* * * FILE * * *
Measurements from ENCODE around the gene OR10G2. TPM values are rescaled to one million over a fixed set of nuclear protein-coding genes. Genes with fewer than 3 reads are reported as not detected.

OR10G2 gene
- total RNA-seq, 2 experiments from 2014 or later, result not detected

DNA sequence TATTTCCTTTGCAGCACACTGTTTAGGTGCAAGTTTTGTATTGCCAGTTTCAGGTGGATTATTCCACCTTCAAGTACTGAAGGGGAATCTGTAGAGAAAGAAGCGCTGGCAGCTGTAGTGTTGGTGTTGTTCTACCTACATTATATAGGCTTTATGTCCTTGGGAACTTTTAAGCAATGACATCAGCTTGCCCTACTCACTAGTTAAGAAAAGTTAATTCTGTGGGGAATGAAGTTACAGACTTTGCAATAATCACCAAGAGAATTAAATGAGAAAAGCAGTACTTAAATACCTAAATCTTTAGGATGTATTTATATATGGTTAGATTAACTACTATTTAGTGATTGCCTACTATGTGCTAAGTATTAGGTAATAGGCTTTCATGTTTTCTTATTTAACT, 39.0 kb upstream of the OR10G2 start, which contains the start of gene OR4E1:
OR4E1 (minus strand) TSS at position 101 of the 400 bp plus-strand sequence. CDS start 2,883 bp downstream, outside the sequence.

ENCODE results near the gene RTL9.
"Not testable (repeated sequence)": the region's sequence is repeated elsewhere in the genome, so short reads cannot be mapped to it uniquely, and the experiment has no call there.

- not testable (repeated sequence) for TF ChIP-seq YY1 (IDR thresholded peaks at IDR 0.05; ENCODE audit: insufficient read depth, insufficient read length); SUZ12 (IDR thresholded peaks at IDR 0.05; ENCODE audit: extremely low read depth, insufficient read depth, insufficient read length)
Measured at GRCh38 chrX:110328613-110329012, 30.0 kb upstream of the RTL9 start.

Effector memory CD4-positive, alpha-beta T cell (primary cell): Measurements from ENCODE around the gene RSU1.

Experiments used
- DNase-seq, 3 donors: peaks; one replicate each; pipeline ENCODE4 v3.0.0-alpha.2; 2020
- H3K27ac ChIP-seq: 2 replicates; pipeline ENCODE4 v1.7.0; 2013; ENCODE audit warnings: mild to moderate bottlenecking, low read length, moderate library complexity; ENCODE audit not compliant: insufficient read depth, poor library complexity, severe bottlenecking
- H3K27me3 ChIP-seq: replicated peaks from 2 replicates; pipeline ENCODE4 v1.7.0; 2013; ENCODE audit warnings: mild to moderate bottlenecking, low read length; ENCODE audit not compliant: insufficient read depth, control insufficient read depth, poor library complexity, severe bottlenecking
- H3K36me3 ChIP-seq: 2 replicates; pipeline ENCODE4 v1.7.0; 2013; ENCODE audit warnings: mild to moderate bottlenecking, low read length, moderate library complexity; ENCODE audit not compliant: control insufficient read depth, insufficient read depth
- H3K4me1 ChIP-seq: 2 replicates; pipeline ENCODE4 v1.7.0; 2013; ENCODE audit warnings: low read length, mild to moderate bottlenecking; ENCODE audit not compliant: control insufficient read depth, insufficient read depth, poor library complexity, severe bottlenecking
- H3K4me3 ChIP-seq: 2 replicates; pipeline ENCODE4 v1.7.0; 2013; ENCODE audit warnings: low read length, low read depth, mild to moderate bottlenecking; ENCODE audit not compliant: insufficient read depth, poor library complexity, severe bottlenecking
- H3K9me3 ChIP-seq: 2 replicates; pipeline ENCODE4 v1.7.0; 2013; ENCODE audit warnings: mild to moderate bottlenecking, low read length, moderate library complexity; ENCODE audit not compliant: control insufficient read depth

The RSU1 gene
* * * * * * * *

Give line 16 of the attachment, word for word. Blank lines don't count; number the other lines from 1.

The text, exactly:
- H3K4me1 ChIP-seq: 2 replicates; pipeline ENCODE4 v1.7.0; 2013; ENCODE audit warnings: low read length, mild to moderate bottlenecking; ENCODE audit not compliant: control insufficient read depth, insufficient read depth, poor library complexity, severe bottlenecking